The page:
Naranpura Public Ground

by Astha Shah

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The Naranpura public ground owned by AMC is located in the Naranpura Ward between the 132ft. RIng Road and the railway line. Although there is a similar ground nearby, it is claimed and maintained by the Vijaynagar Co-op Society, which actively limits its accessibility. A larger ground nearby hosts the Tibetian Market during winter, and is otherwise used for parking. This makes the Narapura public ground, which sits on a junction, surrounded by residential areas, an important vacant space for its immediate neighborhoods.

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The claims on the ground shift throughout the day, week, and season. RSS members exercise near the junction in the early hours, cricket matches fill the void in morning and evening, when empty, soon to be drivers practice their skills. Vendors occupy the edge, and people cut across. On festivals, the ground transforms entirely. Vendors come from Saraspur to sell seasonal items like kites on Uttrayan, colors on Holi, and crackers on Diwali. For religious orations on days like Chaturmas and Samvatsari, the ground is used by the people from the Jain community, which dominates the neighborhood.

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Though the ground is public, various actors claim it differently. Where their claims conflict, tensions are created. The majority of the users on the ground are men. This begs the question, when a government names a ground as public, is it their duty to ensure that all the groups can use it efficiently? Do the lack of sitting areas, security and toilets the ground away to the men of the neighboring societies?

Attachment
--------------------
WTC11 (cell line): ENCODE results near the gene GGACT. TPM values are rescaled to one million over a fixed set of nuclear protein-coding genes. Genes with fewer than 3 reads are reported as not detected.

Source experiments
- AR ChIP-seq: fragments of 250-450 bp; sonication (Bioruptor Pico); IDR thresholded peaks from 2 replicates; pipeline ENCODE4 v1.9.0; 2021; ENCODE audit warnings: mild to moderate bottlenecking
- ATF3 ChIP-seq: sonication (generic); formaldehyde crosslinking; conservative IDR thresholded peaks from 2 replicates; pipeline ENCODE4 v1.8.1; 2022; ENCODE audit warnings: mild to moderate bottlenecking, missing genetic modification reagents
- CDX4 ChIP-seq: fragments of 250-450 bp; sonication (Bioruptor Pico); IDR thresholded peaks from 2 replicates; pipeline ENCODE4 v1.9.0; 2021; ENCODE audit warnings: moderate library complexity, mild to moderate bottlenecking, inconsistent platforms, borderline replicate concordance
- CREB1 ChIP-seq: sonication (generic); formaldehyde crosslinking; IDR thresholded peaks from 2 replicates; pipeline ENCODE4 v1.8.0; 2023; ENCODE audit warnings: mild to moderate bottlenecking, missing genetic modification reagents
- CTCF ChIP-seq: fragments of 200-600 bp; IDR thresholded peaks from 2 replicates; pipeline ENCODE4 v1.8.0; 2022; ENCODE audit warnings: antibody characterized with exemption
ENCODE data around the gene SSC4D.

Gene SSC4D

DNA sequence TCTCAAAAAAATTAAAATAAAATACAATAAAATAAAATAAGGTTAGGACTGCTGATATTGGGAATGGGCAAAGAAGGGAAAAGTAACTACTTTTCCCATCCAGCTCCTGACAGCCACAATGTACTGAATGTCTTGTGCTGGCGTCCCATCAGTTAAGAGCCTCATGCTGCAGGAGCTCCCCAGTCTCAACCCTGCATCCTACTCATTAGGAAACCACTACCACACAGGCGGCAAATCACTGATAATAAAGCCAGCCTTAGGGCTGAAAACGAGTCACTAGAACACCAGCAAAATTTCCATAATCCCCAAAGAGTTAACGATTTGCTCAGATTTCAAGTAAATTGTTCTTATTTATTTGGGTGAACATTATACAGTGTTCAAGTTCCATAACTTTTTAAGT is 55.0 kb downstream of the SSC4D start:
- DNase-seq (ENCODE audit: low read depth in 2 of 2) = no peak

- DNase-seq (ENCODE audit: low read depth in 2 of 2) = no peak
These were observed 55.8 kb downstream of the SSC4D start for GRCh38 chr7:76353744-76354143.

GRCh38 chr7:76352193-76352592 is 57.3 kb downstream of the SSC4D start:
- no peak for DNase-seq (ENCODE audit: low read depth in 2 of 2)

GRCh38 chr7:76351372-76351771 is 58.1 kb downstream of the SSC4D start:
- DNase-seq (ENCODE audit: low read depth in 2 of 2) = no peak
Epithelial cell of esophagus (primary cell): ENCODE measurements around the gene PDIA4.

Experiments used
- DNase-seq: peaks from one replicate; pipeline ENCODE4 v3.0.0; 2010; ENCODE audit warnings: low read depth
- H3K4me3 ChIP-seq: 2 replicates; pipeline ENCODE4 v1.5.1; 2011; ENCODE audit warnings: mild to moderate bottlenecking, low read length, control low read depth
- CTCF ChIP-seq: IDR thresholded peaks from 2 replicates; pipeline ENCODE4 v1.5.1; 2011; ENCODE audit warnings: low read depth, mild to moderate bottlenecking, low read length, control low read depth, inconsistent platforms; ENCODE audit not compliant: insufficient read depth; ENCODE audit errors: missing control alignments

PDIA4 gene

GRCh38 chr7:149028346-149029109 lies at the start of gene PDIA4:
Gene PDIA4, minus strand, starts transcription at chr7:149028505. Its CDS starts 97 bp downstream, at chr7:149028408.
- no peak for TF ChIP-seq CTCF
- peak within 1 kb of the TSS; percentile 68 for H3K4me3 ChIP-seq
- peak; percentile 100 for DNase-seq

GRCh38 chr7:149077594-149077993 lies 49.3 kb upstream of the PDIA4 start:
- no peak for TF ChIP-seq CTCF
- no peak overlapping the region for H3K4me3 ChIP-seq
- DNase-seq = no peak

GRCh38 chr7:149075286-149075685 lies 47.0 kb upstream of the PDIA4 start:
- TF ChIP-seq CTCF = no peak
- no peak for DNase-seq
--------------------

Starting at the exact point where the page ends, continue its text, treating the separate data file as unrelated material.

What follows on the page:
The Gate

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The design intends to address the issue of imbalance among the users of the ground. By separating the cricket ground from some of the edges of the site, I can create a zone where more people can access, which through its define encourages occupation by women. Because this is at the narrow end, the space for a cricket ground is maintained, so that the existing scenario may also remain. The civic centre itself becomes a “transparent wall”, which acts as both a transition and a separation between the created space and the existing ground.

The building is placed so that the women may come to the heart of the open junction. Markets can draw people along an expanded edge, where permanent vendors are given more space. The site’s boundary walls have been removed so that the experience of the ground expands into the road. The building, so simple it is at once invisible and welcoming, sits on two service cores that support a civic centre on the first floor. At the ground, the service core serves the public. One core houses the toilet block while the other holds the staircase and lift. The civic centre waiting area connects visitors to tellers and officers, and also acts as a viewing deck for cricket playing out on the ground.